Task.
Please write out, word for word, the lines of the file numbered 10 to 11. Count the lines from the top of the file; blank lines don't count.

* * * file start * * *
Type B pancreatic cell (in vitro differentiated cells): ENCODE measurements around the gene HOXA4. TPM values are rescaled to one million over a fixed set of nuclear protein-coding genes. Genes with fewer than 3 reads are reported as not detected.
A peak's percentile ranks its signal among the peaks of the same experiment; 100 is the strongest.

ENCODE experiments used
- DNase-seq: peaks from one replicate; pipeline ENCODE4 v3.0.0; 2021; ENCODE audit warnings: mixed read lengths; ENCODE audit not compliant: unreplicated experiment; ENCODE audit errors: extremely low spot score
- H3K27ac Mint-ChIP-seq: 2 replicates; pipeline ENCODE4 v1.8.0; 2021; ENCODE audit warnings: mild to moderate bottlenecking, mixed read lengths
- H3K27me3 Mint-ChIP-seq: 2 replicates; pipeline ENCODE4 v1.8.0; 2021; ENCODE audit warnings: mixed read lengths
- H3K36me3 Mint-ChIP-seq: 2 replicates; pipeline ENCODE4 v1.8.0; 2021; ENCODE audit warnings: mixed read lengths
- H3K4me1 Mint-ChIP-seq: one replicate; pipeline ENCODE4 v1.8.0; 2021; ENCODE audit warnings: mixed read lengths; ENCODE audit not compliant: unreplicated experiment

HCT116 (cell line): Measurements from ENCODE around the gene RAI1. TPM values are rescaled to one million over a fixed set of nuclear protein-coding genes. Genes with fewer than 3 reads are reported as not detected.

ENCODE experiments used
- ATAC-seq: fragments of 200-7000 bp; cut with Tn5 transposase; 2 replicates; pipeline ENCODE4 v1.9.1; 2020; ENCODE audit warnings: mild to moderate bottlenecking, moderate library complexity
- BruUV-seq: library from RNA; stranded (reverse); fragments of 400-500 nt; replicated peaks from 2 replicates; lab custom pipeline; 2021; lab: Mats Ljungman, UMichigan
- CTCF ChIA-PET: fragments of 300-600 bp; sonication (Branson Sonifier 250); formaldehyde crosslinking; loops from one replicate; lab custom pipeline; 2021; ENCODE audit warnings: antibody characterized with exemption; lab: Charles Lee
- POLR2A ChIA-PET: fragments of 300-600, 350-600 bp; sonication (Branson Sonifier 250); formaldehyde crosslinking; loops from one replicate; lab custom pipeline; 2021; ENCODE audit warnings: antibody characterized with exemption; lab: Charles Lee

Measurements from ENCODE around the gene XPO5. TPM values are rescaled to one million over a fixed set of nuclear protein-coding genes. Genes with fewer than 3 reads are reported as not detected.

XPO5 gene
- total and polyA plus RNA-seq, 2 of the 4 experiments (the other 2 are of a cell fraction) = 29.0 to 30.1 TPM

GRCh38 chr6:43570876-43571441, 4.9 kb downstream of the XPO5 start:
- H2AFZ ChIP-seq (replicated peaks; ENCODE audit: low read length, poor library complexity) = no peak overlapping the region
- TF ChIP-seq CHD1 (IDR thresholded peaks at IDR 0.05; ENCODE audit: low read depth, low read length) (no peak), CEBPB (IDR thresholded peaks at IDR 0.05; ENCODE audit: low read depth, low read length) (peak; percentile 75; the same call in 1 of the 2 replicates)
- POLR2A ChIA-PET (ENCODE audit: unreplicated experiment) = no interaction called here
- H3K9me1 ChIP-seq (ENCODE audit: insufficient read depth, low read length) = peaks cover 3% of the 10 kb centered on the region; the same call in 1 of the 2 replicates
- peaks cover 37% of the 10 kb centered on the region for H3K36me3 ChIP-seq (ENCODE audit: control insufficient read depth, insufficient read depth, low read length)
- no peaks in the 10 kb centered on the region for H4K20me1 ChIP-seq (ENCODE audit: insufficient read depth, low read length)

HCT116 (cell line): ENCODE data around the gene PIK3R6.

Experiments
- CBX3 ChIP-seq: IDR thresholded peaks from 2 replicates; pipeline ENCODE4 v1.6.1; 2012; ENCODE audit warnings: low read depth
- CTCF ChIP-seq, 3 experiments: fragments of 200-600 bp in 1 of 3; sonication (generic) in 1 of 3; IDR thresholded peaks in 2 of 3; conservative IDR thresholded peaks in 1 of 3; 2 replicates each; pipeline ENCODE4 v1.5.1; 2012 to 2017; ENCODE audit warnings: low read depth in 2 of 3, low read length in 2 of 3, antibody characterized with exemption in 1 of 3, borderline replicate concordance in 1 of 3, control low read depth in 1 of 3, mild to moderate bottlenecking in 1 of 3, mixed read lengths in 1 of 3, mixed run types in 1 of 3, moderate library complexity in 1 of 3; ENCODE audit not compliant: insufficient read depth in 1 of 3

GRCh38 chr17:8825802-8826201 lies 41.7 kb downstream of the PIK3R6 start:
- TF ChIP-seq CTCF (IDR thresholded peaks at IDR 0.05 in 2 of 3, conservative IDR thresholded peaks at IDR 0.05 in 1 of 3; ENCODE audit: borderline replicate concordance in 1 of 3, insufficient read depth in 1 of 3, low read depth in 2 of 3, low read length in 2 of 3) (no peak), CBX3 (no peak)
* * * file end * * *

ENCODE experiments used
- ATAC-seq: fragments of 200-7000 bp; cut with Tn5 transposase; 2 replicates; pipeline ENCODE4 v1.9.1; 2020; ENCODE audit warnings: mild to moderate bottlenecking, moderate library complexity